Why Rye?

I spent the last two days in Rye, a coastal town that reminded me of Cape Cod, MA (minus the mini-golf).

The medieval town of Rye is perched on a hill overlooking salt marshes and the sea on the southern coast of England.  Once a trading post and the Western seat of naval defense against the French in the 14th century, it is now a tourist destination known for its quaint antique shops and quirky art galleries.  I heard the call of seagulls,  smelled the salty air, and walked the cobblestone streets past places like The Mermaid Inn and The Hope Anchor.  All I needed was a Murdick Fudge shop, and I could have been on the Cape!

 

So why Rye?

I was on an adult “class trip” with my Comic Novel Literature class.  E.F. Benton immortalized the town of Rye when he modeled the fictional town of Tilling after it in his popular Mapp and Lucia series.  These novels feature humorous incidents in the lives of mainly upper-middle-class Brits in the 1920s and 1930s, vying for social prestige and “one-upmanship” in an atmosphere of extreme cultural snobbery.  The grandest residence in Rye is Lamb House, famously the home of author Henry James from 1898 to 1916.  E.F. Benton took over ownership of the house from 1917- 1930 while writing his Mapp and Lucia novels. Our tour guide pointed out the vantage points where the nosy neighbors snooped, the lovely cottages where they gossiped, and the cobbled streets where they preened.  He claimed that Benson’s novels were full of “polished bitchiness”, my new favorite phrase!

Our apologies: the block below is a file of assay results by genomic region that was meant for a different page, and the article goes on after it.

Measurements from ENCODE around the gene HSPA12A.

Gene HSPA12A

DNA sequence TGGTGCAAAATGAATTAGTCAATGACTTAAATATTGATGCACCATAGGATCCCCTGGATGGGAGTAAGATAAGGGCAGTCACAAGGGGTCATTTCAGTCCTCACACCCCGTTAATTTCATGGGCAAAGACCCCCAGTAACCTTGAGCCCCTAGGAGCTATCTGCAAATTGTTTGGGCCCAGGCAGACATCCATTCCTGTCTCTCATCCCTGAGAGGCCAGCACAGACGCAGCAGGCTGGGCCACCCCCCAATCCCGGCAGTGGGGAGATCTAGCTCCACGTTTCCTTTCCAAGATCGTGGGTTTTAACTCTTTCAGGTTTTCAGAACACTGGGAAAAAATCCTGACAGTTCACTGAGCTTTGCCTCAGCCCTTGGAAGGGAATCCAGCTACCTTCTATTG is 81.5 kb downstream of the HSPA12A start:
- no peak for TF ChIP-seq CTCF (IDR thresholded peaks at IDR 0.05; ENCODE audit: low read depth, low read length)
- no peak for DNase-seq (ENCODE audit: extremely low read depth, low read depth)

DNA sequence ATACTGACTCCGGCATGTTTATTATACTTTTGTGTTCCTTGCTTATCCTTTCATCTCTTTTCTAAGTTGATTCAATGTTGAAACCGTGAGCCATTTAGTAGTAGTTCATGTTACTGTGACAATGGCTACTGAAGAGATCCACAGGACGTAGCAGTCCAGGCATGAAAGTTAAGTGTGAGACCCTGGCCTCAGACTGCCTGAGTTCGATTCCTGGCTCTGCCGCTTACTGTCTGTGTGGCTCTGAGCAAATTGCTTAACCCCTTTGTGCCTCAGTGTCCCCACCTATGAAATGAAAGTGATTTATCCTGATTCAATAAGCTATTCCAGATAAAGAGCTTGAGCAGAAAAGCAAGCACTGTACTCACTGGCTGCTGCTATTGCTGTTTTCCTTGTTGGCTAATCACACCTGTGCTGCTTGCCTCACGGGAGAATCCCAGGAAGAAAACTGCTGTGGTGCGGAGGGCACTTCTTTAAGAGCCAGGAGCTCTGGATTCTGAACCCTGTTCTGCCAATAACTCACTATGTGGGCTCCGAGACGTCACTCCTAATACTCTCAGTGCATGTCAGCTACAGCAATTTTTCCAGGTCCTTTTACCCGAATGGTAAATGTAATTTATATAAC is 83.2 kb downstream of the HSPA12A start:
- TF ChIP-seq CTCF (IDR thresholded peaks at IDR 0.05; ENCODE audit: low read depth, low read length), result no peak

You would think that the town would be relatively sleepy in March, months before the popular summer season.  And yet, we were barely able to secure hotel rooms because it was Rye Bay Scallop Week (I cannot make these things up!)  The many inns were brimming with people who flock to Rye for a week of scallop harvests, scallop cooking classes, scallop shuckling demonstrations, and scallop tastings.  Who knew scallops could elicit such a fuss?

Not to be too polished bitchy, but I tried the Rye scallops at a local pub and found them a bit briny and gritty. 

 

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